King forgot real questions for killer


This is a hard one to write, inasmuch as I have to scold what may be black America's first family: the survivors of the Rev. Dr. Martin Luther King Jr.

But it has to be said, so here goes. Dexter King, son of Martin Luther King Jr., is a sap. There's simply no other word for it. And just because Dexter is Dr. King's son doesn't make him any less of a sap. The truth is, Dexter's dad had some sappy moments of his own.

Take, for example, the elder King's well-known statement during the civil rights struggle in which he suggested to white racists that they could beat, bludgeon, shoot, hang and bomb black folks, who would be forgiving of all these atrocities. King then delivered the ultimate in sappy remarks when he said, "If blood must flow, let it be our blood."

Quintessential sappiness, but Martin Luther King was not alone. Nor is his son. Each of us struggles daily in a never-ending war between our brilliant selves and our sappy selves. For most of us, the war is private. Dexter King chose to go public with his.

It happened Thursday, March 27. King traveled to a prison hospital in Nashville, Tenn., where the man who was convicted of killing his father 29 years ago is dying of a liver illness. Dexter King and James Earl Ray met before television cameras and had a conversation that, according to news reports, went something like this:

Dexter King: Did you kill my father?

James Earl Ray: No, no. I didn't.

Dexter King: Well, as awkward as this may seem, I want you to know that I believe you and my family believes you, and we are going to do everything in our power to try and make sure that justice will prevail.

Hold the phone there, a sec, Dex. While losing your dad must have been a traumatizing experience, surely you realize Martin Luther King Jr. belonged to the entire nation. There are those of us who felt shock, grief and pain that terrible April 4 night in 1968 when we heard the news that Martin Luther King Jr. had been shot and killed in Memphis. We felt the anguish and the rage.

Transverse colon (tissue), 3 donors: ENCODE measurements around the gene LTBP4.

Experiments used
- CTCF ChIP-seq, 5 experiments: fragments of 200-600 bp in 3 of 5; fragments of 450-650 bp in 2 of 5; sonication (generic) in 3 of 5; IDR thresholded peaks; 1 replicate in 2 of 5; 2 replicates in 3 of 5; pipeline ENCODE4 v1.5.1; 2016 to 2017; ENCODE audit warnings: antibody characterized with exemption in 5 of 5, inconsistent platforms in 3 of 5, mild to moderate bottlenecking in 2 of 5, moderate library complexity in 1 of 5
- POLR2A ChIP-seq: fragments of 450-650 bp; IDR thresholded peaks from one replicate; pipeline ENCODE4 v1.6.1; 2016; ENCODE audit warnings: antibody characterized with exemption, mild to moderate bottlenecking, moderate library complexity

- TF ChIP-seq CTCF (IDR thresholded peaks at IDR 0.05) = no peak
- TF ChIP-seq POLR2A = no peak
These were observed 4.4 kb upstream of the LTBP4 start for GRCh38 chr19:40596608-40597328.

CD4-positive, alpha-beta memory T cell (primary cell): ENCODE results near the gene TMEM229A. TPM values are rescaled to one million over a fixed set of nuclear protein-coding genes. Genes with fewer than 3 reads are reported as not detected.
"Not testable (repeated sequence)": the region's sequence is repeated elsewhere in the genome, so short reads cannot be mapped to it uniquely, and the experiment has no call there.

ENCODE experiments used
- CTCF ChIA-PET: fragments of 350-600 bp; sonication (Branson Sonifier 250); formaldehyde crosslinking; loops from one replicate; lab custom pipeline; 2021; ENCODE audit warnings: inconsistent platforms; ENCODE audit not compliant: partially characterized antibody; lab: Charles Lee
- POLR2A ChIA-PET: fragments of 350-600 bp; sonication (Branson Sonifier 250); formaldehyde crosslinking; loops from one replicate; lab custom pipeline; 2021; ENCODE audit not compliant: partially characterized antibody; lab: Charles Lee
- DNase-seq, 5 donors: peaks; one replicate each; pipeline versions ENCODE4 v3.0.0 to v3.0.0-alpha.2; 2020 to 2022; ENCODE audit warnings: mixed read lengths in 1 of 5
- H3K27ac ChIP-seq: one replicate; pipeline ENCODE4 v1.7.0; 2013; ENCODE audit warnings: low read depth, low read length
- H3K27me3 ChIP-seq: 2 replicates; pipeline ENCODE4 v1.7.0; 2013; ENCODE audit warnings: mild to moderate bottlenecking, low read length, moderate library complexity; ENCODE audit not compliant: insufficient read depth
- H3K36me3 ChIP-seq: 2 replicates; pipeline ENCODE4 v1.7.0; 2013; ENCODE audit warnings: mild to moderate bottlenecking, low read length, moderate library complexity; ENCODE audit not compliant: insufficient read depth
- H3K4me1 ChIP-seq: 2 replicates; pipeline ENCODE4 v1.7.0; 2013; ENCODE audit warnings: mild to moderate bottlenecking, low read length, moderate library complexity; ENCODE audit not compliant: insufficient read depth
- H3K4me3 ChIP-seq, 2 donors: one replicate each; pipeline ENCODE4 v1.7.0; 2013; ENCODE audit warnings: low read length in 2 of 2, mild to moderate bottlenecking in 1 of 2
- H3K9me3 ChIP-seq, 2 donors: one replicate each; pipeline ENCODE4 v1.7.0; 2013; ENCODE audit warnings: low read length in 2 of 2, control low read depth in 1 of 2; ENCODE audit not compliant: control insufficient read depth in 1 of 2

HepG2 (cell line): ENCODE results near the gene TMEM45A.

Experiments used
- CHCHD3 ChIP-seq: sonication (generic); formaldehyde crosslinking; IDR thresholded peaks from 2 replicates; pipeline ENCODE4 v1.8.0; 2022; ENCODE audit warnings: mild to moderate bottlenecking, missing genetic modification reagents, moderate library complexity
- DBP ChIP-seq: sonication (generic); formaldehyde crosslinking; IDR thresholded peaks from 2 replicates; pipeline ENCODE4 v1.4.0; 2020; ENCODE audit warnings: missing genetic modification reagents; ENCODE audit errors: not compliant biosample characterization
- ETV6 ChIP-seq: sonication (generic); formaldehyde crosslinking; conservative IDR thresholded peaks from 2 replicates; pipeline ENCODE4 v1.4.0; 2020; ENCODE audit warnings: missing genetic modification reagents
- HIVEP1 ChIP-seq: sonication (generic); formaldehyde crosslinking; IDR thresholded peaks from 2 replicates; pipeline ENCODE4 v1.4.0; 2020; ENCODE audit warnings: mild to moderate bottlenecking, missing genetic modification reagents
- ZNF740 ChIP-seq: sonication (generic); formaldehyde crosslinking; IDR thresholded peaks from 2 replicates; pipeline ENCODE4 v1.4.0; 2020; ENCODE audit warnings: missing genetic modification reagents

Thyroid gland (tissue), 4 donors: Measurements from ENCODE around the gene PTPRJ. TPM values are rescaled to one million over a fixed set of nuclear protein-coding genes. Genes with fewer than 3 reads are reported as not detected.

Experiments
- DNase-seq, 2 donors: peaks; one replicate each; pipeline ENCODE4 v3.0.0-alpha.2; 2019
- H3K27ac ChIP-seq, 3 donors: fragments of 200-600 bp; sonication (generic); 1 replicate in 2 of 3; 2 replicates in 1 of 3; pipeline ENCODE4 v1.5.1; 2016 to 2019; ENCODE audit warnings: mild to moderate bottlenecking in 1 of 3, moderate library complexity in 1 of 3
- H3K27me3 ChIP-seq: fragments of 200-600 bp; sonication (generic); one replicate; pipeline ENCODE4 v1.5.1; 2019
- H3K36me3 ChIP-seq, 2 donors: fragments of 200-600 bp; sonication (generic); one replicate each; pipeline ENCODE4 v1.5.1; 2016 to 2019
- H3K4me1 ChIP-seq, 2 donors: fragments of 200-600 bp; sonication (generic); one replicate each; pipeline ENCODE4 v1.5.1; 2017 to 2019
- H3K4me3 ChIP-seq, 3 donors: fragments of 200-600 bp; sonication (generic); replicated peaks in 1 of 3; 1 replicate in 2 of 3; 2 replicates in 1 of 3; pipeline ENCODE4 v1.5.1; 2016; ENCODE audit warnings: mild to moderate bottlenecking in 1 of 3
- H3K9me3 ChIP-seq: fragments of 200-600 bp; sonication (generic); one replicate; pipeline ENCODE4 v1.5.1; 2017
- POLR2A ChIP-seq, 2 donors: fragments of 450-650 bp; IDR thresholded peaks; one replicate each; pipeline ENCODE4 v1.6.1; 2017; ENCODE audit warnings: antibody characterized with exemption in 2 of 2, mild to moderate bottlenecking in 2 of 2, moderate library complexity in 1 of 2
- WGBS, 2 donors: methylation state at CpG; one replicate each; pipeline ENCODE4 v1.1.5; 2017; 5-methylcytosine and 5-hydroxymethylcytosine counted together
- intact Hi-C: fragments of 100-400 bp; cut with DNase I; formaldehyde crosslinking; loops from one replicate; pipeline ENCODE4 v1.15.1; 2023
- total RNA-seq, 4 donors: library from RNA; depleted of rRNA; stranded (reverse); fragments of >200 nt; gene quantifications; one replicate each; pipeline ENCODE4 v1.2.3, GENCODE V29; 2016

There may be some of us who are not so willing to accept James Earl Ray's denial without further questioning. Ray's simple answer "No, no. I didn't," doesn't begin to tell what he knows about the King assassination. You should have been less forgiving and more inquisitive, Dex, and gone after Ray thusly:

Well, if you didn't do it, who the hell did? I know you know, so tell me, you worthless scamboogah. Denying being the actual shooter doesn't mean you weren't involved.

How did you get to London after the shooting, where you were found two months later? Who gave you the financial and logistical help necessary to pull your escape off? And if you're innocent, why did you light out like a cat in a pit bull pound?

The House Committee on Assassinations found in 1978 that you stalked my father for over a year? Why? How did you know what city he'd be in and when? How'd you know he'd be in Memphis? And how did you know he had switched accommodations from the Riverfront Holiday Inn to the Lorraine Motel?

Ray's denial just inspires a wealth of other questions. He is, if not the assassin of Martin Luther King Jr., at least an accessory to his death. How did this small-timer escape from prison in 1967 and then find the means to stalk King for a year? Escaped convicts do this on a regular basis, do they? Some reports say Ray shot King to collect a $50,000 contract on the civil rights leader's head. If so, why does he wait a year? Why doesn't he pop King after one month, or one week for that matter? It's only logical to assume he could have used the money sooner as opposed to later.

Conspiracy buffs would have us believe that Ray is totally innocent, that he had nothing to do with the crime. Conservative talk show host and author Tony Brown, in his book "Black Lies, White Lies," suggests that Army intelligence units were in Memphis on April 4, 1968, conducting surveillance on King. But this was the late '60s. Government agencies were spying on everybody. Watching somebody and actually killing them are worlds apart.

No, the man who knows the most about the assassination of Dr. Martin Luther King Jr. is lying in a prison hospital in Nashville, only months away from dying. It's time he told the full truth about what he knows. And he knows more than he's told.

Pub Date: 4/05/97

Copyright © 2019, The Baltimore Sun, a Baltimore Sun Media Group publication | Place an Ad